Richet, Charles Robert - Popular Science Monthly Volume 17 July 1880 – Hypnosis and the effects of somnambulism
Type of Spiritual Experience
A description of the experience
Popular Science Monthly/Volume 17/July 1880/Hysteria And Demonism III - A Study In Morbid Psychology. - By Charles Richet.
The first sign observed is a kind of torpor. The countenance loses its mobility, and becomes dull and inexpressive. The subject feels a heaviness in the limbs, and a singular torpidity which prevents him from making the least exertion. He has vague sensations of heat, cold, pricklings, and, while his hands continue motionless, he suffers jerkings of the tendons and fibrillar contractions in the muscles.
His eyelids become heavy and close. With many efforts he vainly opens them, only to shut them again; the time comes at last when it is impossible to make them move. A curious spectacle is then presented of a struggle between sleepiness and the will to resist it. The will has to yield at last; the head falls stupidly on the chair; the arms become motionless, keeping the attitude they had; the face is fixed as a lifeless mask, expressing no internal feeling; the closed eyelids are moved by a few convulsive tremors; the breathing is quiet; the heart beats slowly and regularly.
We might at first believe that this induced sleep is identical with ordinary sleep, but it is nothing like it, and is characterized by very different symptoms.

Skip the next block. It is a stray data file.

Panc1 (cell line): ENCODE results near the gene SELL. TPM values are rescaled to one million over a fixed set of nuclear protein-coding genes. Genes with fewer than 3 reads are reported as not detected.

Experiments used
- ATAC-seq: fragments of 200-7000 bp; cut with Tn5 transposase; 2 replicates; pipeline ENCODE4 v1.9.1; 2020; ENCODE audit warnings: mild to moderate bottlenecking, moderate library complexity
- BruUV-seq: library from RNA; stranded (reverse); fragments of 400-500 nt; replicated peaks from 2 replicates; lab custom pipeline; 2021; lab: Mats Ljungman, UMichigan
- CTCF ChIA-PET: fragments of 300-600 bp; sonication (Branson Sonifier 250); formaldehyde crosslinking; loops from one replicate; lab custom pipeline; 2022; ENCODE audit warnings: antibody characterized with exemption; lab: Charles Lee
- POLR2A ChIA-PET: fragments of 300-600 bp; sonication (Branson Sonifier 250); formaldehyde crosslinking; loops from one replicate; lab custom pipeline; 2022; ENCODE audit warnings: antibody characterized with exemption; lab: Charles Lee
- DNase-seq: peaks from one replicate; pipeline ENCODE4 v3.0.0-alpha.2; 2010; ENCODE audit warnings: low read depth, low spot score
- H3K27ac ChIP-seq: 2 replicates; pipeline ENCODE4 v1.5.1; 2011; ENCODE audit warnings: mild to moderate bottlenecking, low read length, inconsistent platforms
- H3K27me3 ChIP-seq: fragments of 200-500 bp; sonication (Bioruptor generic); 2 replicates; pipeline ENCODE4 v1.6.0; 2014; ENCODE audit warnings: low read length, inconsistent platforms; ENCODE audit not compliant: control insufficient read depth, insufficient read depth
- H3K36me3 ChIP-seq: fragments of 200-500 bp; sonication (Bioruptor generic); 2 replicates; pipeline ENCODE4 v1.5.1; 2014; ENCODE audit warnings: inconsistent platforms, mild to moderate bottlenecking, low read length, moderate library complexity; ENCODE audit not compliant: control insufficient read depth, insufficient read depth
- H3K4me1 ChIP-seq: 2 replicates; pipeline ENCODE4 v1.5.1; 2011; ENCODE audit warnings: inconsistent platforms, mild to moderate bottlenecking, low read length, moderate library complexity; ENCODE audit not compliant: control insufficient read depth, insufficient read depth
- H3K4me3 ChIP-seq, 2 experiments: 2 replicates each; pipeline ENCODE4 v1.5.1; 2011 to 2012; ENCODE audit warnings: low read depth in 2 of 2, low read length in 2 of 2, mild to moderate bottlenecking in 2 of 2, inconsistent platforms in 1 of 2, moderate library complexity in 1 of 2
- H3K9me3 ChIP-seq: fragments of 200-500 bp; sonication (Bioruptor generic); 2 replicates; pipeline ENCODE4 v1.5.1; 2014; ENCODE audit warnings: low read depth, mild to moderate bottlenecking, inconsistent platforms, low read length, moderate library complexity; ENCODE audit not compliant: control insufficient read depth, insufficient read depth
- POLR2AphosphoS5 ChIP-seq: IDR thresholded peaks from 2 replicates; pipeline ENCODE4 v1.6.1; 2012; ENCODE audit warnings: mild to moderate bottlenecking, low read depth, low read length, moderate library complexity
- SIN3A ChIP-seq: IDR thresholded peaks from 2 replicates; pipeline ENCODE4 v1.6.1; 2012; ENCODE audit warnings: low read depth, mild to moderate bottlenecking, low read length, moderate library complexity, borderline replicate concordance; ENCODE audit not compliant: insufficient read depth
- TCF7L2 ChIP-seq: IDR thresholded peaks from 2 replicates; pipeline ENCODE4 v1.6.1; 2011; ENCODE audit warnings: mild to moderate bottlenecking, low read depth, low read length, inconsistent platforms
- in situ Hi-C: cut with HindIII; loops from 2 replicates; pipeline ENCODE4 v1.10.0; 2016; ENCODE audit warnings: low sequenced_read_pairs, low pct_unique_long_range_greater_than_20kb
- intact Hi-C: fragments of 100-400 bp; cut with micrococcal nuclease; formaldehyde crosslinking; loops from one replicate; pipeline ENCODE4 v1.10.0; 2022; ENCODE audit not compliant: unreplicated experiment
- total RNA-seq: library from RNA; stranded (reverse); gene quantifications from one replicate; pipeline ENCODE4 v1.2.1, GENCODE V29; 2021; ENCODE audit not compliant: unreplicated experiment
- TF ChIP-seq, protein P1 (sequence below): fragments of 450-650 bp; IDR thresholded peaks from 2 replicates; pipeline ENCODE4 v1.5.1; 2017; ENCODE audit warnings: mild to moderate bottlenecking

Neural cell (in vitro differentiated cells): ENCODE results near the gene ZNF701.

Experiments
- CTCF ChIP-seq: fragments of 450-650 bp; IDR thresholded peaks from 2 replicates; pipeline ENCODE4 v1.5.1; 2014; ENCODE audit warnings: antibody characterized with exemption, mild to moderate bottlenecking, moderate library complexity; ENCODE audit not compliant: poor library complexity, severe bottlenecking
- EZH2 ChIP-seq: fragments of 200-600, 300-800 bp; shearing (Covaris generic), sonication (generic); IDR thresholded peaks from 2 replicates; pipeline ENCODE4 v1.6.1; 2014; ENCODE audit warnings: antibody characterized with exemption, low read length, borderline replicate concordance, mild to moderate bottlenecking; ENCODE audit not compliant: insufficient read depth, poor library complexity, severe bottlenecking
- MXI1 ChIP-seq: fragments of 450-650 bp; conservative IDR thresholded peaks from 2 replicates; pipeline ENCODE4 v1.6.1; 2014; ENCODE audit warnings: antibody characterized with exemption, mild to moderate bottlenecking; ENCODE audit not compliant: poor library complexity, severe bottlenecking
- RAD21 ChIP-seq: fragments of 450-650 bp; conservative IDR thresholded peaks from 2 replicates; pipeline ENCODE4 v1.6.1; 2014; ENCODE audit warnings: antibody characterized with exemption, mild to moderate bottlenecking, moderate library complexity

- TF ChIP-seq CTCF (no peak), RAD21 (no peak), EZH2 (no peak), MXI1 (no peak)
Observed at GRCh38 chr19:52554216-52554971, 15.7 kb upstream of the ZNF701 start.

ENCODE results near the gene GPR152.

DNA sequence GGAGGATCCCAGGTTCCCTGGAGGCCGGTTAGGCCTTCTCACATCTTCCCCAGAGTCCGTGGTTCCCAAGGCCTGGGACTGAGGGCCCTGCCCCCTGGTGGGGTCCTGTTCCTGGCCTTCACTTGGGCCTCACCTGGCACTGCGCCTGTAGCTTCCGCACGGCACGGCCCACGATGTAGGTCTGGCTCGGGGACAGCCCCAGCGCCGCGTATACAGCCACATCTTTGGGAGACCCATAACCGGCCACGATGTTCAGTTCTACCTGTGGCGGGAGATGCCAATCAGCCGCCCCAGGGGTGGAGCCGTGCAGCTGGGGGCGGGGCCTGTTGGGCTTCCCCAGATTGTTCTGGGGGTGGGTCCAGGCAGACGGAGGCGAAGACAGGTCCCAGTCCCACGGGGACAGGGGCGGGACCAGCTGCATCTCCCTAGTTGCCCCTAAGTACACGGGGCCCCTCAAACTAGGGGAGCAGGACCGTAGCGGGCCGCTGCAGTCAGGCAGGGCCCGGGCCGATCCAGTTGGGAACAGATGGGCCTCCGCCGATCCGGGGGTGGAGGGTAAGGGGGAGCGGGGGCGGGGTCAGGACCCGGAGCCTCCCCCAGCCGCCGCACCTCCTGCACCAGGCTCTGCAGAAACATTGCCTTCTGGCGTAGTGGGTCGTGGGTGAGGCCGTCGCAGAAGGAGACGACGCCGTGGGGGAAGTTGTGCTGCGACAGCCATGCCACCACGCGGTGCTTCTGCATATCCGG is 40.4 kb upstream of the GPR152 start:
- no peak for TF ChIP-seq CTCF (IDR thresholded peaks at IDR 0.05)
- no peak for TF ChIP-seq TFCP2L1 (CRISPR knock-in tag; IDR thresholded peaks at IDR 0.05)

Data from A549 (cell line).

The fact that insensibility exists in both permits us to liken induced somnambulism in a certain degree with the demoniac attack.
We may prick the skin of magnetized persons with a needle, tickle their nostrils and lips with a feather, without provoking any sign from them. Unfortunately, while anæsthesia is complete in some subjects, it is wholly wanting in others, so that we can not perceive in it a single essential characteristic symptom which will permit us to judge whether the sleep of the subject is real or assumed.
For this reason, some of the physicians who have employed this criterion have been led to deny the reality of somnambulism; for, instead of finding insensibility, as they had expected, they have perceived that each pricking excited a painful feeling. In certain cases even, sensibility, instead of being diminished, is exaggerated to such a point that the slightest contact excites pain.
In a word, individual differences forbid us to adduce an absolute law, and there are so many exceptions that we can not speak of a rule.
The person who is put to sleep is conscious of his condition, and we may be sure that he is really asleep if he says that he is when we ask him about it. If we then inquire as to the sensations he experiences, we will generally be assured that this sleep is quite pleasant.
Many of the patients whom I have put to sleep at the Hospital B—— assured me that their pains had disappeared.
They also wished to remain asleep for a long time, knowing that the wakening to their normal life would be at the same time a wakening to pain.
I add that, if the condition of somnambulism is not disagreeable, it is also without danger. I do not know that any accidents, either grave or light, have been noticed as consequences of it; and it is even possible that in certain cases it appeases the over-excited nervous system; but on this matter it is necessary to speak with much reserve, for decisive facts bearing on it have not yet been collected.